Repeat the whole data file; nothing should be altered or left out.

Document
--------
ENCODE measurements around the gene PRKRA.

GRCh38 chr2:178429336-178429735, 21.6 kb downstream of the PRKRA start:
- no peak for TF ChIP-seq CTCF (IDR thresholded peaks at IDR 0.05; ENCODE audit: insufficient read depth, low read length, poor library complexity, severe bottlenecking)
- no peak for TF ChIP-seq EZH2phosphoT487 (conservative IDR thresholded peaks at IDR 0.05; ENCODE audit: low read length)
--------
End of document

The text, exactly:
ENCODE measurements around the gene PRKRA.

GRCh38 chr2:178429336-178429735, 21.6 kb downstream of the PRKRA start:
- no peak for TF ChIP-seq CTCF (IDR thresholded peaks at IDR 0.05; ENCODE audit: insufficient read depth, low read length, poor library complexity, severe bottlenecking)
- no peak for TF ChIP-seq EZH2phosphoT487 (conservative IDR thresholded peaks at IDR 0.05; ENCODE audit: low read length)